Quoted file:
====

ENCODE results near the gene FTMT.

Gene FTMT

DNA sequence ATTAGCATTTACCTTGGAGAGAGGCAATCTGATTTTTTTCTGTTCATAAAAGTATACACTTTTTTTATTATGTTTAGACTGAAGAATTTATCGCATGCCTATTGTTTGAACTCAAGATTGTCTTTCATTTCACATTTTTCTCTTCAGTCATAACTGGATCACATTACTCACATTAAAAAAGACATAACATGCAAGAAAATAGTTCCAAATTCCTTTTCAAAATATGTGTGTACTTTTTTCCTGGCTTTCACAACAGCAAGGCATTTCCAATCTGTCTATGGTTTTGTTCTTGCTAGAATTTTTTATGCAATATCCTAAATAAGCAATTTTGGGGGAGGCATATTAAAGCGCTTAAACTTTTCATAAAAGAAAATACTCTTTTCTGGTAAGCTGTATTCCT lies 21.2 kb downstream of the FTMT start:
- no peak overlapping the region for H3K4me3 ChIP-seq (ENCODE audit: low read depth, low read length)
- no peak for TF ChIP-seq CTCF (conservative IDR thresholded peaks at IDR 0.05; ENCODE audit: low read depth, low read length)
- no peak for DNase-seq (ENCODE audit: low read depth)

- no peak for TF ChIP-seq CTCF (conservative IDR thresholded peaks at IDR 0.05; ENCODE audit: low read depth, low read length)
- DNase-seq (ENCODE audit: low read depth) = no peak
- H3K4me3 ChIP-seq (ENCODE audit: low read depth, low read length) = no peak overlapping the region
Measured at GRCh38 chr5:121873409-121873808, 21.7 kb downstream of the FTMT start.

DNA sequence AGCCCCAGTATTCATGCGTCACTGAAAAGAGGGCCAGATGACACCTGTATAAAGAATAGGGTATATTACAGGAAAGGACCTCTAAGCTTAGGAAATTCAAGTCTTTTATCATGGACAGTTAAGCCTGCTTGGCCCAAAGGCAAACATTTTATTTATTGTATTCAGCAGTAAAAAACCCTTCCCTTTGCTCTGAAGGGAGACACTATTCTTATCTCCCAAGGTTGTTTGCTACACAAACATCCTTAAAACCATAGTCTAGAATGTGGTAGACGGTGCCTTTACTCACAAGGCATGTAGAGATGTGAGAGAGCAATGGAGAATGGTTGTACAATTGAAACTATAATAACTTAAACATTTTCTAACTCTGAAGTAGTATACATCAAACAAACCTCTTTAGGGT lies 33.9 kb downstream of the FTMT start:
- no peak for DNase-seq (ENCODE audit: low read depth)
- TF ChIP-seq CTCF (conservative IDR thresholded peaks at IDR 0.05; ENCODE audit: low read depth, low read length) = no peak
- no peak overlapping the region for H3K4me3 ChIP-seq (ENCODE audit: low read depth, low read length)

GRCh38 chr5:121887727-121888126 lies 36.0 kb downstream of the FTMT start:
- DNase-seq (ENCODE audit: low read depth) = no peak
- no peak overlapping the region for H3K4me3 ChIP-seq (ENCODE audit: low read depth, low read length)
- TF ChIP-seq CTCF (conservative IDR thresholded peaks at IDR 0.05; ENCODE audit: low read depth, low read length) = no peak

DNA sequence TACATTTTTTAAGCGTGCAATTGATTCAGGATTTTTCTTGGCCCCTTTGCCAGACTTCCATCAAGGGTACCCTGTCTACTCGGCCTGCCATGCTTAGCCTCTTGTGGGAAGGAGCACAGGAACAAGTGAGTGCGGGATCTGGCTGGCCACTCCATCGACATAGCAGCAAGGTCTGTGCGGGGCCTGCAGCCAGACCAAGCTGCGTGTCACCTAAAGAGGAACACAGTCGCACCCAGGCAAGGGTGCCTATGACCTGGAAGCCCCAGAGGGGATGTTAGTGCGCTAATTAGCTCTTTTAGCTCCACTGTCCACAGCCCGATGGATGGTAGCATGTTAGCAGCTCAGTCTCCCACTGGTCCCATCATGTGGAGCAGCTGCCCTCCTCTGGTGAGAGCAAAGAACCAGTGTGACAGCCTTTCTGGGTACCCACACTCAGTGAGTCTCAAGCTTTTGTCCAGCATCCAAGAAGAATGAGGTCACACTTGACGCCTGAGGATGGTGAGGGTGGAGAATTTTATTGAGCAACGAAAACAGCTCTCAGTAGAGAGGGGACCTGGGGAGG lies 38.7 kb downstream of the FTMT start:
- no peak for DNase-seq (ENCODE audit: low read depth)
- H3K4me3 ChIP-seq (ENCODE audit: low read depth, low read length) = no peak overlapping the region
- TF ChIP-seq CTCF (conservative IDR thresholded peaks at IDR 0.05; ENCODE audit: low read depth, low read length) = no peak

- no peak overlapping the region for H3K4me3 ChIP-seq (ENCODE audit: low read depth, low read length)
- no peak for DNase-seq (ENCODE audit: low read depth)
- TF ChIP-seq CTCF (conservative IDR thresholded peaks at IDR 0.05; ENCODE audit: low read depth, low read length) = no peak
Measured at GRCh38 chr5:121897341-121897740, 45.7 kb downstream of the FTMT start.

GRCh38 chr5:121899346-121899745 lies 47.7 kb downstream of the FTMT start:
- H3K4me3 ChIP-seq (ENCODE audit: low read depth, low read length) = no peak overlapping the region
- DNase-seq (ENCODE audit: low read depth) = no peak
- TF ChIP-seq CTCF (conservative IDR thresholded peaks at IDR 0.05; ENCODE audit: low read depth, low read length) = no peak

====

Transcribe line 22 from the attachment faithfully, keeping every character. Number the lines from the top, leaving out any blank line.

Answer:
- TF ChIP-seq CTCF (conservative IDR thresholded peaks at IDR 0.05; ENCODE audit: low read depth, low read length) = no peak